Disk encryption is a technology that protects information by converting it into an unreadable code that cannot be deciphered easily by unauthorized people. Disk encryption uses disk encryption software or hardware to encrypt every bit of data that goes on a disk or disk volume. It is used to prevent unauthorized access to data storage. In this post, we will identify the possible cause and then as well present the workaround to the issue of Windows 10 upgrade crashes due to the third-party disk encryption software is incompatible with Windows 10.
Upgrade fails due to Disk encryption software
If a third-party disk encryption software is incompatible with the next Windows 10 Feature Update, it may cause the upgrade to crash.
Let’s take a look at a typical scenario where you can encounter this anomaly.
When you try to upgrade a computer to a newer version of Windows 10 from an earlier version, you may receive an error message that states that your disk encryption software is incompatible with Windows 10. This issue may occur when you use third-party encryption software.
This issue occurs because the Windows upgrade process doesn’t migrate the third-party disk encryption.
To work around this issue, decrypt the disk first, and then re-encrypt after the Windows 10 upgrade is complete.
In some cases, you may have to uninstall the disk encryption software.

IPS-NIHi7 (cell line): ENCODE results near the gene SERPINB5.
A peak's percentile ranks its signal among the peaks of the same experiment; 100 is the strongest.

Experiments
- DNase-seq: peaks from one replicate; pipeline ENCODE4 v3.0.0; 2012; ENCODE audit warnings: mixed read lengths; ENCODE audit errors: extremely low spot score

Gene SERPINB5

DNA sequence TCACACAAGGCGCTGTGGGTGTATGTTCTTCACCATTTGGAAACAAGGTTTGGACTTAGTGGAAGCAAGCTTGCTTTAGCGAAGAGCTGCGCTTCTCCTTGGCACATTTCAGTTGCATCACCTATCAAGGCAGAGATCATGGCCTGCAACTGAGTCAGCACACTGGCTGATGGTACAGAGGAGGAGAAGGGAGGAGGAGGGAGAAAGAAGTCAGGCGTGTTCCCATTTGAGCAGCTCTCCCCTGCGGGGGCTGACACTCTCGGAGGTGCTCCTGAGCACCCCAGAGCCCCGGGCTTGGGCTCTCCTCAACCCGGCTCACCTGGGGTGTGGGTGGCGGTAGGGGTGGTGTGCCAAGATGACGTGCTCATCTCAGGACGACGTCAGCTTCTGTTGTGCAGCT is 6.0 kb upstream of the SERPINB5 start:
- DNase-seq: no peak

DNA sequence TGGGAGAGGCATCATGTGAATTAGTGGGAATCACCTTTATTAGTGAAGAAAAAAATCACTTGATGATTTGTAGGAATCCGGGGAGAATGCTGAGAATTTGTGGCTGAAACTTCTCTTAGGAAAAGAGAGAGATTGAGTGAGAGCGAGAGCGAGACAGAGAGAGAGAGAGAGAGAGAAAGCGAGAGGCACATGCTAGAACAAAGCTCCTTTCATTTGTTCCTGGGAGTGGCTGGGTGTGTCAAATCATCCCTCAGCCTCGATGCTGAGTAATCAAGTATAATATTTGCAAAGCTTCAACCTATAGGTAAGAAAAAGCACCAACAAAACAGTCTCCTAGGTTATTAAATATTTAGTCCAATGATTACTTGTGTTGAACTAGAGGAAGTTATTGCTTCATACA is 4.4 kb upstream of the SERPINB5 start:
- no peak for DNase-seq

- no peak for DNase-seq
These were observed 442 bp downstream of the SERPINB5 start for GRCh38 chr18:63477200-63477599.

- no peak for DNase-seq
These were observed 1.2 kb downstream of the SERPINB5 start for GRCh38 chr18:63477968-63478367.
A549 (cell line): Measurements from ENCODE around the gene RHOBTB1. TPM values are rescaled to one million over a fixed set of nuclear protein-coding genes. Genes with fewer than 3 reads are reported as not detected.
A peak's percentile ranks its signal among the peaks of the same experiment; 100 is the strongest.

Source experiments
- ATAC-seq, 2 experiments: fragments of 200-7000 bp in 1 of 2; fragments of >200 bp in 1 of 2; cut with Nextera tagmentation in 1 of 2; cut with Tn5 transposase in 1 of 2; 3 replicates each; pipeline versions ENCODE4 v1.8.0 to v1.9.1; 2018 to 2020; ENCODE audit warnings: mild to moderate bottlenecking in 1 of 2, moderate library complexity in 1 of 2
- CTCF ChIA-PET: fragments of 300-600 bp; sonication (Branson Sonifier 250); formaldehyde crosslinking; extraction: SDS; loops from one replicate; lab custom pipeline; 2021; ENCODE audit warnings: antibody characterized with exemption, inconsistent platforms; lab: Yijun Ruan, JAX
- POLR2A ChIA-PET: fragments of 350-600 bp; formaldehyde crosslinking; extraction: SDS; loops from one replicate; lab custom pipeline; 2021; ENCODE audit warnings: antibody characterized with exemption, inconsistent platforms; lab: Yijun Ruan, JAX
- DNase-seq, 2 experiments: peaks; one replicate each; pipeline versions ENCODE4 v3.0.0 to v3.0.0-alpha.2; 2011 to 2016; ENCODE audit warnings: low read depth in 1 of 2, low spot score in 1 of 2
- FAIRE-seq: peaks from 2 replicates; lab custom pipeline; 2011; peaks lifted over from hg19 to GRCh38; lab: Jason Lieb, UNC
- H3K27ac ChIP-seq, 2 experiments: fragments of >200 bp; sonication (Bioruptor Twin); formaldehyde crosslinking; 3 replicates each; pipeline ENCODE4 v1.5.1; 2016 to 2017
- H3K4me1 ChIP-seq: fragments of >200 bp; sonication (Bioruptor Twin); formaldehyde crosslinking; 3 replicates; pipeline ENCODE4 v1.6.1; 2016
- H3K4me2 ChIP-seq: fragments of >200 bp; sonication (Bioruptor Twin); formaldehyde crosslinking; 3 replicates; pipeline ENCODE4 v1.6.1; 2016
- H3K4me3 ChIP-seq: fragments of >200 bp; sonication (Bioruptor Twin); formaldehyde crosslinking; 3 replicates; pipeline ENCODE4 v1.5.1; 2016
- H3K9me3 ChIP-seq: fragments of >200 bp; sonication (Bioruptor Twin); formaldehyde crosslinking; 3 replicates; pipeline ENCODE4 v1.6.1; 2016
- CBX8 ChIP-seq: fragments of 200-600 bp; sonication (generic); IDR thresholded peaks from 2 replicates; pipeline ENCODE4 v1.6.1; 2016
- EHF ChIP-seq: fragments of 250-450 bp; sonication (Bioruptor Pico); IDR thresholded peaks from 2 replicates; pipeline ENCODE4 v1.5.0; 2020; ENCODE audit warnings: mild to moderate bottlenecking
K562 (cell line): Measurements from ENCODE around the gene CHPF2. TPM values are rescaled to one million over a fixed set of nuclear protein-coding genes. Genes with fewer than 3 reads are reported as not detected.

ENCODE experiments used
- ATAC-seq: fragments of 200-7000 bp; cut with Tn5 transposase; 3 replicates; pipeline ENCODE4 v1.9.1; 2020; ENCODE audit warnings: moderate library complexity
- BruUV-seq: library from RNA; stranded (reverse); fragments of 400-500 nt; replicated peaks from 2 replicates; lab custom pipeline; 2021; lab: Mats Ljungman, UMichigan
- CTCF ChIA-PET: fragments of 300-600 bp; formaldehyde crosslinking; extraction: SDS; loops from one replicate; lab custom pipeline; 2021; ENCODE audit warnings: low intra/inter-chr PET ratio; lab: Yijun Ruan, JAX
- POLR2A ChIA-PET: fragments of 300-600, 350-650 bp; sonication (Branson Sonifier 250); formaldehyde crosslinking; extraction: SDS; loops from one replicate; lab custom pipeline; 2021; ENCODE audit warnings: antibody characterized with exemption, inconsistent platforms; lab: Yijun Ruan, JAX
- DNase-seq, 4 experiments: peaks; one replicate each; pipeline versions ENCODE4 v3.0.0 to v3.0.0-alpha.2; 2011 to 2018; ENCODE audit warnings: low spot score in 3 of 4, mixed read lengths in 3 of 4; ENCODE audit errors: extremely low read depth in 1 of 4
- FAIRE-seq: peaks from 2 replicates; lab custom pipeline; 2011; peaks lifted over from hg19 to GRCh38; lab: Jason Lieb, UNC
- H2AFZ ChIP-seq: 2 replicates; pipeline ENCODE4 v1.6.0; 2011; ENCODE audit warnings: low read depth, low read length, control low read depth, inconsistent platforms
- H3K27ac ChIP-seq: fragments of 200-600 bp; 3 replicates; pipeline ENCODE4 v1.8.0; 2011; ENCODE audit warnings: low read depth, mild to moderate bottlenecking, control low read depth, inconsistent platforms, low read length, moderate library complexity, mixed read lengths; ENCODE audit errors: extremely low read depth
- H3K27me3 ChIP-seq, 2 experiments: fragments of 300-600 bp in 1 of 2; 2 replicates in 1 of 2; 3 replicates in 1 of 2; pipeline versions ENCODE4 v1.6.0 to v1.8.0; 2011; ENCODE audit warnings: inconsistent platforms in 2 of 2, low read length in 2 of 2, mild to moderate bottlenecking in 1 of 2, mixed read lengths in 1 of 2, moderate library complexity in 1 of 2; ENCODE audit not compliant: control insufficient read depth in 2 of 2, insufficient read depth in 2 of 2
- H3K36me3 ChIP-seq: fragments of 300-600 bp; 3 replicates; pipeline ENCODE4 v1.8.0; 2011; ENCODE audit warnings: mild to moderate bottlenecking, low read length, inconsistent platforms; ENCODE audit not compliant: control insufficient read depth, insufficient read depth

Disk encryption vs. Filesystem-level encryption
Disk encryption does not replace file encryption in all situations. Disk encryption is sometimes used in conjunction with filesystem-level encryption to provide a more secure implementation. Since disk encryption generally uses the same key for encrypting the whole drive, all data is decryptable when the system runs. However, some disk encryption solutions use multiple keys for encrypting different volumes. If an attacker gains access to the computer at run-time, the attacker has access to all files. Conventional file and folder encryption instead allows different keys for different portions of the disk. Thus an attacker cannot extract information from still-encrypted files and folders.
Unlike disk encryption, filesystem-level encryption does not typically encrypt filesystem metadata, such as the directory structure, file names, modification timestamps, or sizes.